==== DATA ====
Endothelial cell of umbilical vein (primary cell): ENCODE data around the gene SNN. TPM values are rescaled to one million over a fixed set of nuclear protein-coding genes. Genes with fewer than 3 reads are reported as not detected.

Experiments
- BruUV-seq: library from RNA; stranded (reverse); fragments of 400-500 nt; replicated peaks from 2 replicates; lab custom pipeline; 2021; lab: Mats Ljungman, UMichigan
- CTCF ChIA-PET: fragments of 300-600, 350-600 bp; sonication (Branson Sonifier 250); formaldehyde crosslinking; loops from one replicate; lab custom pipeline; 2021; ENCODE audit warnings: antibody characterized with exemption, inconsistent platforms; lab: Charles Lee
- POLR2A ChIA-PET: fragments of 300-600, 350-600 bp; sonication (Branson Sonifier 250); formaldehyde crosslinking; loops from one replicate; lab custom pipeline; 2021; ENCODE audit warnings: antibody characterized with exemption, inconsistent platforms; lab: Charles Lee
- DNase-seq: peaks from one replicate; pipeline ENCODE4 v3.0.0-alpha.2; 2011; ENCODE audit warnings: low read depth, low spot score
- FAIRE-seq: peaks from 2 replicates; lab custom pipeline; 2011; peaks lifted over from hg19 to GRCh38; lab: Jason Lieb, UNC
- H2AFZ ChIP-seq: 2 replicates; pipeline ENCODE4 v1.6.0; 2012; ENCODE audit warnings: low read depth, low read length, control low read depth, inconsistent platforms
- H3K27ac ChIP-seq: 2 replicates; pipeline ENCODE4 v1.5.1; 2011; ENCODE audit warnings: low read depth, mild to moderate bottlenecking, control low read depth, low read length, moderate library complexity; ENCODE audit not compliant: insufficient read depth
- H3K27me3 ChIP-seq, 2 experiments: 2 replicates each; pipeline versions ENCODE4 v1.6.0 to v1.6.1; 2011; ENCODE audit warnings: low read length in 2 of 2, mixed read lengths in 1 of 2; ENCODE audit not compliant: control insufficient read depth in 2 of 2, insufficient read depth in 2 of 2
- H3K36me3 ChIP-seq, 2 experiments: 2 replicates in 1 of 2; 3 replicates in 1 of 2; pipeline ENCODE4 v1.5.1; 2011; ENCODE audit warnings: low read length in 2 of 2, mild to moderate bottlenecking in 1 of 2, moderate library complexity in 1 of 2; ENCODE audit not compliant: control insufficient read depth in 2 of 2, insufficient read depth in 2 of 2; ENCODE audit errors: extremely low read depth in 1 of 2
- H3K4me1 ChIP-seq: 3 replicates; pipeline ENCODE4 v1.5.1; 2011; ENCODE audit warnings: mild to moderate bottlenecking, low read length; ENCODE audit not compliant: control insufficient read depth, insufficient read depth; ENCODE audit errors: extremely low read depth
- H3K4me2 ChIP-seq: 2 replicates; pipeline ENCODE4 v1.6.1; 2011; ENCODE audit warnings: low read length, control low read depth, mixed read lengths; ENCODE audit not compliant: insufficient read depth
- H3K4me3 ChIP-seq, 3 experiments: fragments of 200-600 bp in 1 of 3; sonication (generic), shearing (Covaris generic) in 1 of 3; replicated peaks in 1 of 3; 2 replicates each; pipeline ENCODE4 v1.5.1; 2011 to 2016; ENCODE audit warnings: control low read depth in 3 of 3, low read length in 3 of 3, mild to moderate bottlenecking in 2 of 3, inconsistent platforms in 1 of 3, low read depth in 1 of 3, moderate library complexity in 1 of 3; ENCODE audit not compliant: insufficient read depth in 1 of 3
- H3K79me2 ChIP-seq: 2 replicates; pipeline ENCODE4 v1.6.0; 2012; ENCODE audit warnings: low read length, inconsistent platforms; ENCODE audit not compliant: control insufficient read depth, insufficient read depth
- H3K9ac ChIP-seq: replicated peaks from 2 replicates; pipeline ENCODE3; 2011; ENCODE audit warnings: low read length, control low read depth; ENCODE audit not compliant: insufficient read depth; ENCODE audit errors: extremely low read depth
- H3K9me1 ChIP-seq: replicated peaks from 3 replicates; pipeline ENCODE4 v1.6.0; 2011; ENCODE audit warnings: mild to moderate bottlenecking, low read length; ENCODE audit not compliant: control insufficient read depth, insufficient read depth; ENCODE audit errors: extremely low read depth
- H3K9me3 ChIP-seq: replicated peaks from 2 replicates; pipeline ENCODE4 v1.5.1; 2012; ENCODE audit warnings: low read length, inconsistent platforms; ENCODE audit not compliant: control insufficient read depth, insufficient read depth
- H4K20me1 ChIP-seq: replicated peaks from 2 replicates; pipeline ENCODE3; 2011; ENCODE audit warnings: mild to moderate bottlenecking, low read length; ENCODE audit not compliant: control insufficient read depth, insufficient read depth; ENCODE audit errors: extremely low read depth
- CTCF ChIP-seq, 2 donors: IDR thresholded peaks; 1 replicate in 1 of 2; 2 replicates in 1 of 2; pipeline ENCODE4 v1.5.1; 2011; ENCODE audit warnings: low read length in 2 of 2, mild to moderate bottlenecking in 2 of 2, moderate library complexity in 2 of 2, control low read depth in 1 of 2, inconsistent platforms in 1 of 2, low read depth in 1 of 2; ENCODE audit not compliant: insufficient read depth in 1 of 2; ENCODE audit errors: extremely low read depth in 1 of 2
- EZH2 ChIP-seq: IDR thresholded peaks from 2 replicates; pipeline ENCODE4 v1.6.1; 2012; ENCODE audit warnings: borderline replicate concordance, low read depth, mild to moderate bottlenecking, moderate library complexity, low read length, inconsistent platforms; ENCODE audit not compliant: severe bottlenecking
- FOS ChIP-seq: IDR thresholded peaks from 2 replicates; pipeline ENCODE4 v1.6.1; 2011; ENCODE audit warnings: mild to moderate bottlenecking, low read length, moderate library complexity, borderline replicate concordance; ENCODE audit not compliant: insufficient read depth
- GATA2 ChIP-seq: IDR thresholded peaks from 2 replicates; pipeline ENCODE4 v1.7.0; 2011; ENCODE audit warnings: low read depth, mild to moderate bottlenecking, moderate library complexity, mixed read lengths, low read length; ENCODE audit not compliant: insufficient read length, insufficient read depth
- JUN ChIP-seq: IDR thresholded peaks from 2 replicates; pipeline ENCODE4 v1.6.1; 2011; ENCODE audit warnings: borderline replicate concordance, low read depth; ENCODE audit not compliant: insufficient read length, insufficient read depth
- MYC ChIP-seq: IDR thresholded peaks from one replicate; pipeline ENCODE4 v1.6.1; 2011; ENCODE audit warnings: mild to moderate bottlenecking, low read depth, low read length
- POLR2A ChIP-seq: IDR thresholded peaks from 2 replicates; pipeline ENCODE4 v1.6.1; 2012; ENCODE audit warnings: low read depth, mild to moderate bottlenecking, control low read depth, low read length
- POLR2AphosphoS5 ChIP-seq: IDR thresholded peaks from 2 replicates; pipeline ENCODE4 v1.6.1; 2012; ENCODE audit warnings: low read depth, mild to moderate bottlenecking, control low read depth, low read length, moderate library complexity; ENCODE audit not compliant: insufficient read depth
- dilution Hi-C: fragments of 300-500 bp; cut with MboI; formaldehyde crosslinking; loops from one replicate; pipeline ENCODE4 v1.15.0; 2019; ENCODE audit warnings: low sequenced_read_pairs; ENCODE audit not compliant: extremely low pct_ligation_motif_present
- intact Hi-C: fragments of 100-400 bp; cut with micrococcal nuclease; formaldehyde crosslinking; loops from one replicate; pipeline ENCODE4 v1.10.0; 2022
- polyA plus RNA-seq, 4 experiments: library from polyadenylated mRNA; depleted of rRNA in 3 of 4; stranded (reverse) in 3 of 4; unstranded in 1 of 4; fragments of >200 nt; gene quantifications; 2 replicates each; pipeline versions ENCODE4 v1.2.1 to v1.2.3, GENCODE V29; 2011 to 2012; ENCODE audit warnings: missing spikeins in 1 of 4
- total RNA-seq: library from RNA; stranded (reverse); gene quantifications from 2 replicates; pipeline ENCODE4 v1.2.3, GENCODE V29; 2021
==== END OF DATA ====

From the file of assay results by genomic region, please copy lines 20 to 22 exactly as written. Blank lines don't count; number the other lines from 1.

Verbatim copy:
- CTCF ChIP-seq, 2 donors: IDR thresholded peaks; 1 replicate in 1 of 2; 2 replicates in 1 of 2; pipeline ENCODE4 v1.5.1; 2011; ENCODE audit warnings: low read length in 2 of 2, mild to moderate bottlenecking in 2 of 2, moderate library complexity in 2 of 2, control low read depth in 1 of 2, inconsistent platforms in 1 of 2, low read depth in 1 of 2; ENCODE audit not compliant: insufficient read depth in 1 of 2; ENCODE audit errors: extremely low read depth in 1 of 2
- EZH2 ChIP-seq: IDR thresholded peaks from 2 replicates; pipeline ENCODE4 v1.6.1; 2012; ENCODE audit warnings: borderline replicate concordance, low read depth, mild to moderate bottlenecking, moderate library complexity, low read length, inconsistent platforms; ENCODE audit not compliant: severe bottlenecking
- FOS ChIP-seq: IDR thresholded peaks from 2 replicates; pipeline ENCODE4 v1.6.1; 2011; ENCODE audit warnings: mild to moderate bottlenecking, low read length, moderate library complexity, borderline replicate concordance; ENCODE audit not compliant: insufficient read depth